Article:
Remarks at the launch of the global Human Development Report 2010
Speaker: United Nations Resident Coordinator in Viet Nam, Mr. John Hendra
Date: Tuesday, 9 November 2010
Event: Launch of the global Human Development Report 2010
Let me start by welcoming all of you to the launch of this year’s global Human Development Report. I am very pleased to see so many of you here and trust we will have a lively Q&A session on the issues covered in the report and how they relate to Viet Nam.
We have with us today a panel of UN colleagues who will be able to provide different perspectives on the topics raised in the report. Let me briefly introduce them: Christophe Bahuet, UNDP Deputy Country Director, Alex Warren-Rodriguez, economic policy advisor at UNDP, Geeta Narayan, Chief of the social policy and planning section at Unicef, and Ingrid Fitzgerald, UN gender advisor.
I will shortly ask Christophe and Alex to present the main findings in the report. After that, there will be an opportunity for you to ask questions to the panel. But first let me share some brief introductory remarks to set the key issues raised in this report in the context of Viet Nam.
The first Human Development Report, published in 1990 by UNDP, opened with a simple premise: “People are the real wealth of a nation”. Ground-breaking at the time, this concept of people-centered human development has since significantly influenced policymakers, academics, development practitioners and the media. We now take for granted the idea that the development progress of any country cannot be measured simply by the level of national income. Access to health and education are also important measures of whether people are able to live long, healthy and creative lives.
The 2010 Human Development Report tracks human development over the past forty years and focuses on three central themes: empowerment, equity and sustainability. These are themes which are also highly relevant for Viet Nam.
The remarkable economic growth in Viet Nam over the past twenty years, and the success in already achieving many of the Millennium Development Goals, has rightly been widely acknowledged – most recently at the global MDG Summit. Yet, with Viet Nam now a middle income country, it is increasingly important to also focus on the quality of growth, rather than just GDP growth.
From a human development perspective, this for instance means making sure that growth translates into better quality education and healthcare for all Vietnamese. And focusing on the quality of growth also means addressing existing social inequalities and disparities, as well as ensuring that future growth is sustainable and is not at the expense of the next generations of Vietnamese.
I am very pleased to see that the draft national development strategies are focusing on these exact issues. Both the draft SEDP and SEDS emphasize social, human and sustainable development for all Vietnamese citizens. This reaffirms the relevance of the human development approach – both for national governments and development partners.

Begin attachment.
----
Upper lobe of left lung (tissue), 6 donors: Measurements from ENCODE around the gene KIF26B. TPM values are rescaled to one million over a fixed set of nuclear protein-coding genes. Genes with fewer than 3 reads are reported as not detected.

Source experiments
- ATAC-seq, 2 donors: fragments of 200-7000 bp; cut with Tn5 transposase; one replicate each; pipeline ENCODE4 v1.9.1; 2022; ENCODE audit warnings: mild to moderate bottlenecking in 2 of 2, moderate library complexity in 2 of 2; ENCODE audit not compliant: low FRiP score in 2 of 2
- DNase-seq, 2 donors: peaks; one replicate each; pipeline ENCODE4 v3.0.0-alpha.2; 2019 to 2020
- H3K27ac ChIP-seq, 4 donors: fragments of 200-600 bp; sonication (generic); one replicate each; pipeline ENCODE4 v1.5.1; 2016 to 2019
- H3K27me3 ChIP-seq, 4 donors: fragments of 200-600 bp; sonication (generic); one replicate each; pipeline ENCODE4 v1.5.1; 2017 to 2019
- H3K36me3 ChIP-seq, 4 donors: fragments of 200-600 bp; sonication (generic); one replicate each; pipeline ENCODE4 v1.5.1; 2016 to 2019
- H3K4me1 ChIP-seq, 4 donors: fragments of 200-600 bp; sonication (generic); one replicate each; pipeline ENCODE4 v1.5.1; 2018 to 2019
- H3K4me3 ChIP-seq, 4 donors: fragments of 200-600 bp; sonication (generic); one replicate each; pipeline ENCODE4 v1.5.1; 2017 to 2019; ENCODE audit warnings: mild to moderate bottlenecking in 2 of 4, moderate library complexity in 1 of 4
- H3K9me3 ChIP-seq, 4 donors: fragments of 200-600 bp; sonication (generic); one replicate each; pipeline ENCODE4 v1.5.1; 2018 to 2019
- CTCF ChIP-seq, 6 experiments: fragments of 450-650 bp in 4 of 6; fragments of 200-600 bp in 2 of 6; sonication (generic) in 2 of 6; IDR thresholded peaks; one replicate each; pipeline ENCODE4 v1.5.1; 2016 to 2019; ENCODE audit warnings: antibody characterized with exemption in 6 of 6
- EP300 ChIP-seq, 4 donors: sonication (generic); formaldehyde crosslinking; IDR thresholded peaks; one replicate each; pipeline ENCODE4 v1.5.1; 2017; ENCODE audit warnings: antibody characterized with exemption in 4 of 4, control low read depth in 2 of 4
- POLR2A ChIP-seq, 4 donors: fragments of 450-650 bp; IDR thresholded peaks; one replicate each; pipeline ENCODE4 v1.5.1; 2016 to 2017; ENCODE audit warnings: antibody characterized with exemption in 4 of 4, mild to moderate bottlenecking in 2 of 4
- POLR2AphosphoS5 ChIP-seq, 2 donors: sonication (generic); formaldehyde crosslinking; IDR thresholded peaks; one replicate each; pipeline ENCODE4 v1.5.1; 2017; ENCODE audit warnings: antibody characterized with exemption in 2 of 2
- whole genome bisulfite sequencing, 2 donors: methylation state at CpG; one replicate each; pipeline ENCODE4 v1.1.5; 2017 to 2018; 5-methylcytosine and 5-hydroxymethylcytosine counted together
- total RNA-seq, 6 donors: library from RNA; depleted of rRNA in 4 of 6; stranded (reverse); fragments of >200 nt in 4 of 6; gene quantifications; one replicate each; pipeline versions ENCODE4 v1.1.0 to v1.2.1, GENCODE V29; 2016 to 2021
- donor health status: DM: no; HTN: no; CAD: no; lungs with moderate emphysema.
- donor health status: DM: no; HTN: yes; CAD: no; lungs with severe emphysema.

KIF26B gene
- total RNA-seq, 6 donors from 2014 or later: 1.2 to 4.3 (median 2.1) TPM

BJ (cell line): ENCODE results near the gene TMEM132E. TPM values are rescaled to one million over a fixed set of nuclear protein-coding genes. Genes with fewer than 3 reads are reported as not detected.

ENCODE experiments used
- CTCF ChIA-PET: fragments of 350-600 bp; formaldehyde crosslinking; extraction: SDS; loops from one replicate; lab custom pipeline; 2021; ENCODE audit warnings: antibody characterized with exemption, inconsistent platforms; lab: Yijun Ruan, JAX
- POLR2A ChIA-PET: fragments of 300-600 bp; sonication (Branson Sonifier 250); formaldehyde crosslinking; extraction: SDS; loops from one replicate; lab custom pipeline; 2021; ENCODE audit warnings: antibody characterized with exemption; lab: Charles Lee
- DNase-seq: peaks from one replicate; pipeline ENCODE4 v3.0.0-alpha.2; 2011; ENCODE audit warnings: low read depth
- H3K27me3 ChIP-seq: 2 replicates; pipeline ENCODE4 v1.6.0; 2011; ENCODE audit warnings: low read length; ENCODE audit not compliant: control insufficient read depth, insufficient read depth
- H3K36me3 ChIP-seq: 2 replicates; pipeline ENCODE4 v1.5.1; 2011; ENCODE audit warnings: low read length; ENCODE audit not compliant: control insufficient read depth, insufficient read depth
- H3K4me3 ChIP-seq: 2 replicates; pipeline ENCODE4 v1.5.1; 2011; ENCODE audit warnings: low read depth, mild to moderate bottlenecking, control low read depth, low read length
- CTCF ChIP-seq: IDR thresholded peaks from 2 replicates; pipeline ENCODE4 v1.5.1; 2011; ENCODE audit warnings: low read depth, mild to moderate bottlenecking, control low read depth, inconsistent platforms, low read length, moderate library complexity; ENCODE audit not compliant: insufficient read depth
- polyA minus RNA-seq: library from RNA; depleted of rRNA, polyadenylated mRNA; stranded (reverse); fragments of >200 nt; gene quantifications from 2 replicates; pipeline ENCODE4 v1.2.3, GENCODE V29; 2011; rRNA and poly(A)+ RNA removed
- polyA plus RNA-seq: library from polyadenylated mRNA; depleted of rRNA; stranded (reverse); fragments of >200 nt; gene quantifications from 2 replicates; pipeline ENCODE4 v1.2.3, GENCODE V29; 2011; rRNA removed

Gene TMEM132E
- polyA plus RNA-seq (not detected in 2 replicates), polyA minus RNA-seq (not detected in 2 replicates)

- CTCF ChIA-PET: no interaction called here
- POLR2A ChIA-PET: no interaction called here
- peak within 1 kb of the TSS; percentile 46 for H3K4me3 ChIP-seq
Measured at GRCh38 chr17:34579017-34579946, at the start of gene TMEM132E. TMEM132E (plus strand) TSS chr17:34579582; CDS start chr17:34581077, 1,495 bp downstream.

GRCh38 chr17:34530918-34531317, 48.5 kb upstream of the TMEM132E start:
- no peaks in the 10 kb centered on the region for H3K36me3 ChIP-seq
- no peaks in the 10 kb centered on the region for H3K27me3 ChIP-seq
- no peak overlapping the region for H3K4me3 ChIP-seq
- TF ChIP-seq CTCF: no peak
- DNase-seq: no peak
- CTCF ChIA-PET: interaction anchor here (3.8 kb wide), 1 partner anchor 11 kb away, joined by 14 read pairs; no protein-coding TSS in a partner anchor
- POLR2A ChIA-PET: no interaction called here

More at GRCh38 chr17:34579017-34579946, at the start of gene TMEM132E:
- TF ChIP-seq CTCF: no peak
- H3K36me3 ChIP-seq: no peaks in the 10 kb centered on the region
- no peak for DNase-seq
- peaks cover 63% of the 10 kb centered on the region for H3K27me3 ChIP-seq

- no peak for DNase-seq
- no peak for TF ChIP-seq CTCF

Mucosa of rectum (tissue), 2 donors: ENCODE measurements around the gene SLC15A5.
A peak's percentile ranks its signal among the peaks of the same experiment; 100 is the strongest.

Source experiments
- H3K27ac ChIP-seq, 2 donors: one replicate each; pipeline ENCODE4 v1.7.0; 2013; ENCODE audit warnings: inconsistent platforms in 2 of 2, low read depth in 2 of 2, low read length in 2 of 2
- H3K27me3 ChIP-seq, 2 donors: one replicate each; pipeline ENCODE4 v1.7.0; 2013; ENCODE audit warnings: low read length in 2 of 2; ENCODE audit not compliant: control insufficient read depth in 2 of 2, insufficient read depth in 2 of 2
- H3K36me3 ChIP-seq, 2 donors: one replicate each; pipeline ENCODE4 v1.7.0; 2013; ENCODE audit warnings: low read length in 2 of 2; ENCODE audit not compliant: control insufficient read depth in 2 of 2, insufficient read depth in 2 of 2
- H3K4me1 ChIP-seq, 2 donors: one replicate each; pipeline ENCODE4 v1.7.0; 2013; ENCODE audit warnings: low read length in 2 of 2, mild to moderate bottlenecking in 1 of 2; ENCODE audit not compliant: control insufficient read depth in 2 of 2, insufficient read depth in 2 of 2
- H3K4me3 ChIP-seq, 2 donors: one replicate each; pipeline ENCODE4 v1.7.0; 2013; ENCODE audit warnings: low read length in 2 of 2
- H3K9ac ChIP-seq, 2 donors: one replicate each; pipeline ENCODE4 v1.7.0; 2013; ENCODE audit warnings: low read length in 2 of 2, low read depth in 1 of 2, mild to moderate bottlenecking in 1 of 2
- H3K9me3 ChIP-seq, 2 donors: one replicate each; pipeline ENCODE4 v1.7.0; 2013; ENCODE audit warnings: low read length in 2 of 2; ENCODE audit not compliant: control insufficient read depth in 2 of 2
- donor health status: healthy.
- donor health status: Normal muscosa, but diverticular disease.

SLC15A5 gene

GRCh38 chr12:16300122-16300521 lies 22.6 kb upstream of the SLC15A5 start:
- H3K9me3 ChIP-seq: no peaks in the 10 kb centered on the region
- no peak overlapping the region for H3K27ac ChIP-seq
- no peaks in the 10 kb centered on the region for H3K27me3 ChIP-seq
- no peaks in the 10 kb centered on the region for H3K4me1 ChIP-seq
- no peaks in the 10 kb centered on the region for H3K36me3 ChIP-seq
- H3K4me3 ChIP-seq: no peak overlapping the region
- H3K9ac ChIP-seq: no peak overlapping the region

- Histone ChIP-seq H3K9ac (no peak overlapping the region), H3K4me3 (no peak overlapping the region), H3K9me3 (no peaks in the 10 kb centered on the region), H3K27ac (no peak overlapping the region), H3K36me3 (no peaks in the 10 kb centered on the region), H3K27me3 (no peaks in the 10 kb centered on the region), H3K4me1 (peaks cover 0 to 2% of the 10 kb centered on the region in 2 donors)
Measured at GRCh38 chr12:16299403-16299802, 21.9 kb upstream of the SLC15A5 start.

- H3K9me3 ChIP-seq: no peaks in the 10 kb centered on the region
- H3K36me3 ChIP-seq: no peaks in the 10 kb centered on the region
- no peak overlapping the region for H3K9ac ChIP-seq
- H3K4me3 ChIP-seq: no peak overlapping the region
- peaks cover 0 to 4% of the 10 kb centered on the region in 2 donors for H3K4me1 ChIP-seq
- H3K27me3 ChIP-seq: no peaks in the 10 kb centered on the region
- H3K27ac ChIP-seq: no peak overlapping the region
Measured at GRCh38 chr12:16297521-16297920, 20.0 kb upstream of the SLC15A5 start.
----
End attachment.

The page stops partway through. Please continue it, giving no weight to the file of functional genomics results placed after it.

The UN will continue to assist Viet Nam to respond to these development challenges. Through the One Plan for 2012-2016 the UN will focus its support on helping Viet Nam ensure inclusive, equitable and sustainable growth; provide universal social protection and access to quality social services; and ensure good governance and an active and effective voice for all groups in society.
We will also continue to support efforts to achieve all the Millennium Development Goals in every province and in every commune in the country, so that all Vietnamese men, women and children can reap the benefits of development and economic growth.
Let me end here. I hope the report will spark further discussion among the media, policy makers and development partners in Viet Nam and will help inform your work. I will now hand over to Christophe, who will take you through the main messages and findings in the report.
- Folks in Saida, Lebanon used to call this "trash mountain." Exhausted fishermen used to grumble that going around it to avoid the stench turned their one-hour commute to work into a four-hour trek. Everyone was in a bad mood in the summer because of the smell & mothers worried their children would get diseases from mosquitoes hovering over the garbage mountain. Now it's a green park with 10,452 trees, gardens, a playground, and even a Roman-styled theater for locals: Swedish Foreign Policy News | #GlobalGoals | #ClimateAction | UNDP Lebanon 3 hours ago
- Can a graphic novel help us understand the lifelong impact of child marriage and social issues? If you liked Persepolis, check out Daria. #GlobalGoals | #artactivism | #graphicnovels | UNDP in Europe and Central Asia | UNDP Serbia Yesterday AT 04:00 AM
- "See more posts on"Facebook